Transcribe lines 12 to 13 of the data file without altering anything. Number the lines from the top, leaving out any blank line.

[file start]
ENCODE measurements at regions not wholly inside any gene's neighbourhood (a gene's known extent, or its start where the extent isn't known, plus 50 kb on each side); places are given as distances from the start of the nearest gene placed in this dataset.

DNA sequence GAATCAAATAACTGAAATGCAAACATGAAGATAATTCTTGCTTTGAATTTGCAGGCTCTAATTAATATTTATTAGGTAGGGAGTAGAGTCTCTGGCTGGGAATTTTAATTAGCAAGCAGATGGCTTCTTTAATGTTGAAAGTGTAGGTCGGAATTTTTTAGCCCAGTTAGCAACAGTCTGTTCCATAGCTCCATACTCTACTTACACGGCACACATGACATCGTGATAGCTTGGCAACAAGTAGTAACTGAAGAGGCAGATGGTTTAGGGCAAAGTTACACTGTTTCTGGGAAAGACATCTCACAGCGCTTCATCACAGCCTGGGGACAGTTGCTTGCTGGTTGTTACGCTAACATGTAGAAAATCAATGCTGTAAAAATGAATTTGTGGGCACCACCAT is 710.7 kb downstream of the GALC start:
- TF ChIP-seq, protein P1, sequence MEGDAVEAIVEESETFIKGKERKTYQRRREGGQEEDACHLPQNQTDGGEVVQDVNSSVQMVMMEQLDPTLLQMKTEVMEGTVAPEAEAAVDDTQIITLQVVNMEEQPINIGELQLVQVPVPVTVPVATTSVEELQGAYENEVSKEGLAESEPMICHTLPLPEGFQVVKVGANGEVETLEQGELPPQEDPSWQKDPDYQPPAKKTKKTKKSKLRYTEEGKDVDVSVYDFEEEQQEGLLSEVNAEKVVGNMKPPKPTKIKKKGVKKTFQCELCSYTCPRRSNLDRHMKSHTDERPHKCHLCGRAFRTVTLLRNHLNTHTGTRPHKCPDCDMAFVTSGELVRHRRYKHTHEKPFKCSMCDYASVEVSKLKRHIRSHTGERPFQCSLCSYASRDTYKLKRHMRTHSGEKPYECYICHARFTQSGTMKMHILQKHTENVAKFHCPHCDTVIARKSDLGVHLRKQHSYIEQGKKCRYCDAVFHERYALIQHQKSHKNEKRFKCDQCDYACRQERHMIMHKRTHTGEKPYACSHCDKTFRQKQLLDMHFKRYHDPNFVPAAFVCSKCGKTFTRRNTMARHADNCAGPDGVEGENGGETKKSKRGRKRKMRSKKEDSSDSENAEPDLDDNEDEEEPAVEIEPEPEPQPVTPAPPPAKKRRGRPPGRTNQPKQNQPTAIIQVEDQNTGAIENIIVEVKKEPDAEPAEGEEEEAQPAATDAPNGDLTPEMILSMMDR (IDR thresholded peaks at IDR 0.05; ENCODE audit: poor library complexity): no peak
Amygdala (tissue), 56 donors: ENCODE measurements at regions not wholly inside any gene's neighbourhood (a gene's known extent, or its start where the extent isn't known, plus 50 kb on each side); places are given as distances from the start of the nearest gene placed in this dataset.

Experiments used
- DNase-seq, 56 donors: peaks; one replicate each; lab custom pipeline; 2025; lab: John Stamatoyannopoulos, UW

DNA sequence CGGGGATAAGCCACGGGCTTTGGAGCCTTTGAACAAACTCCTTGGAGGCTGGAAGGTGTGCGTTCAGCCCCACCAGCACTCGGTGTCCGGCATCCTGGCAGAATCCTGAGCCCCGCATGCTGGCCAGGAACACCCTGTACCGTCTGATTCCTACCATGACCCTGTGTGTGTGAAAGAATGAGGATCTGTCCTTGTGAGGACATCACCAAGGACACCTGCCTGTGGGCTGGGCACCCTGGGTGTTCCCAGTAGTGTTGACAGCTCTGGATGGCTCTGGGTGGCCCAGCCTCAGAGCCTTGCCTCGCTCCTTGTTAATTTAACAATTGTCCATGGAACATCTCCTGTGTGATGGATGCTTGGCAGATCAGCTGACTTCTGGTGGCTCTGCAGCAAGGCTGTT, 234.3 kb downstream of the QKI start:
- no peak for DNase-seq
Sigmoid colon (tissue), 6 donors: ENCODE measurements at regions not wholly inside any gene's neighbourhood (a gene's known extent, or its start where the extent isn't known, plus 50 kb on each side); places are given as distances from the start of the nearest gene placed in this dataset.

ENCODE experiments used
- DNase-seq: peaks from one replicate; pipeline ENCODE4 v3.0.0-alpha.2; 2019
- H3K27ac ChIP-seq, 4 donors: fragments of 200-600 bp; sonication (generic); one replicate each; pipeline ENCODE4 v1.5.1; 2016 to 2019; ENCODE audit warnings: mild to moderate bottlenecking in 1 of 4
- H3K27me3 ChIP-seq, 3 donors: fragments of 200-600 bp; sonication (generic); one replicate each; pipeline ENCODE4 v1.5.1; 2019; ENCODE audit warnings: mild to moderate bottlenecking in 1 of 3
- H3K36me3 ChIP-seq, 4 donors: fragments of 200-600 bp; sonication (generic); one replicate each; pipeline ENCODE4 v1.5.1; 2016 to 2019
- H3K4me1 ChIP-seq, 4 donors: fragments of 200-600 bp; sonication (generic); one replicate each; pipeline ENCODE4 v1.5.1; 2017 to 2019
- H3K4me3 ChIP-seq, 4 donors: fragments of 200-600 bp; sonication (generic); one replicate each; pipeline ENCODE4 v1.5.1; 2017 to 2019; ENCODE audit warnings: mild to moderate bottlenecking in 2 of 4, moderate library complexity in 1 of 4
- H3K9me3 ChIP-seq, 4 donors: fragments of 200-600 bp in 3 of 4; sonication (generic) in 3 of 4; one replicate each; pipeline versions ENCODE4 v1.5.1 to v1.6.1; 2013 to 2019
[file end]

- H3K27ac ChIP-seq, 4 donors: fragments of 200-600 bp; sonication (generic); one replicate each; pipeline ENCODE4 v1.5.1; 2016 to 2019; ENCODE audit warnings: mild to moderate bottlenecking in 1 of 4
- H3K27me3 ChIP-seq, 3 donors: fragments of 200-600 bp; sonication (generic); one replicate each; pipeline ENCODE4 v1.5.1; 2019; ENCODE audit warnings: mild to moderate bottlenecking in 1 of 3